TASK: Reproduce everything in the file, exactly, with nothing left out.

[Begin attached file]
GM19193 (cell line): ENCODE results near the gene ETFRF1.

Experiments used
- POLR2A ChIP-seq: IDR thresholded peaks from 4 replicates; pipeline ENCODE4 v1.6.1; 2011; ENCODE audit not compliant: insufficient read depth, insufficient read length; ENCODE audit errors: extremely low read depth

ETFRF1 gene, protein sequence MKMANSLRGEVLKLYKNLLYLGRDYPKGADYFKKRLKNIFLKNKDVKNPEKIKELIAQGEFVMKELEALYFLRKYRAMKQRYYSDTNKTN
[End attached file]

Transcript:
GM19193 (cell line): ENCODE results near the gene ETFRF1.

Experiments used
- POLR2A ChIP-seq: IDR thresholded peaks from 4 replicates; pipeline ENCODE4 v1.6.1; 2011; ENCODE audit not compliant: insufficient read depth, insufficient read length; ENCODE audit errors: extremely low read depth

ETFRF1 gene, protein sequence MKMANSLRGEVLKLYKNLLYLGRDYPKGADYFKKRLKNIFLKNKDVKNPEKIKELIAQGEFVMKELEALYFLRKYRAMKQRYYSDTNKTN